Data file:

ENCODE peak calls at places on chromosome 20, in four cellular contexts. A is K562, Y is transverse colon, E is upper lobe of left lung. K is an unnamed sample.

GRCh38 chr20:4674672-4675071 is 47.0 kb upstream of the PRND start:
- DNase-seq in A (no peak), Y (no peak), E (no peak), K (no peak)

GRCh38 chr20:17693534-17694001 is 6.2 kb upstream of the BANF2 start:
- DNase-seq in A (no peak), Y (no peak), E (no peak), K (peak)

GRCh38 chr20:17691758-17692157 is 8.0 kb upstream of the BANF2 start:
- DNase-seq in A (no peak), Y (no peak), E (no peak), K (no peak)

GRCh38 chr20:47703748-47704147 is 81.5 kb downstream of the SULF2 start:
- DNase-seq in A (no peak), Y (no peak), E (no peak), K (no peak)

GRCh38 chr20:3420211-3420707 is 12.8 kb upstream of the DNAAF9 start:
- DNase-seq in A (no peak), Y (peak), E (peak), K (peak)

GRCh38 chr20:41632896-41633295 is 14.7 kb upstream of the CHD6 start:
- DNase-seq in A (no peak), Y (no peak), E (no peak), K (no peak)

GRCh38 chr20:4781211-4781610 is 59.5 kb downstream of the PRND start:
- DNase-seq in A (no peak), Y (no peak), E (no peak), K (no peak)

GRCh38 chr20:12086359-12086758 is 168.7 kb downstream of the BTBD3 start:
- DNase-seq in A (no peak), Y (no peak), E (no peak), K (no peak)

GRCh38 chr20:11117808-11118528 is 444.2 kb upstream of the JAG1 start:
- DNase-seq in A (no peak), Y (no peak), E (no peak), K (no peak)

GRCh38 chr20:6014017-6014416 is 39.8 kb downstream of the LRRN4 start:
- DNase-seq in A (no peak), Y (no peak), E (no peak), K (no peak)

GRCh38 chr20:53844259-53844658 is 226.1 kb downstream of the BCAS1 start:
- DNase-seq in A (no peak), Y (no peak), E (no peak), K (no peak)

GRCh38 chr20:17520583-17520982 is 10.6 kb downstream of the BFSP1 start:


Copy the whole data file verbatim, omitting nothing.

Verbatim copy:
ENCODE peak calls at places on chromosome 20, in four cellular contexts. A is K562, Y is transverse colon, E is upper lobe of left lung. K is an unnamed sample.

GRCh38 chr20:4674672-4675071 is 47.0 kb upstream of the PRND start:
- DNase-seq in A (no peak), Y (no peak), E (no peak), K (no peak)

GRCh38 chr20:17693534-17694001 is 6.2 kb upstream of the BANF2 start:
- DNase-seq in A (no peak), Y (no peak), E (no peak), K (peak)

GRCh38 chr20:17691758-17692157 is 8.0 kb upstream of the BANF2 start:
- DNase-seq in A (no peak), Y (no peak), E (no peak), K (no peak)

GRCh38 chr20:47703748-47704147 is 81.5 kb downstream of the SULF2 start:
- DNase-seq in A (no peak), Y (no peak), E (no peak), K (no peak)

GRCh38 chr20:3420211-3420707 is 12.8 kb upstream of the DNAAF9 start:
- DNase-seq in A (no peak), Y (peak), E (peak), K (peak)

GRCh38 chr20:41632896-41633295 is 14.7 kb upstream of the CHD6 start:
- DNase-seq in A (no peak), Y (no peak), E (no peak), K (no peak)

GRCh38 chr20:4781211-4781610 is 59.5 kb downstream of the PRND start:
- DNase-seq in A (no peak), Y (no peak), E (no peak), K (no peak)

GRCh38 chr20:12086359-12086758 is 168.7 kb downstream of the BTBD3 start:
- DNase-seq in A (no peak), Y (no peak), E (no peak), K (no peak)

GRCh38 chr20:11117808-11118528 is 444.2 kb upstream of the JAG1 start:
- DNase-seq in A (no peak), Y (no peak), E (no peak), K (no peak)

GRCh38 chr20:6014017-6014416 is 39.8 kb downstream of the LRRN4 start:
- DNase-seq in A (no peak), Y (no peak), E (no peak), K (no peak)

GRCh38 chr20:53844259-53844658 is 226.1 kb downstream of the BCAS1 start:
- DNase-seq in A (no peak), Y (no peak), E (no peak), K (no peak)

GRCh38 chr20:17520583-17520982 is 10.6 kb downstream of the BFSP1 start: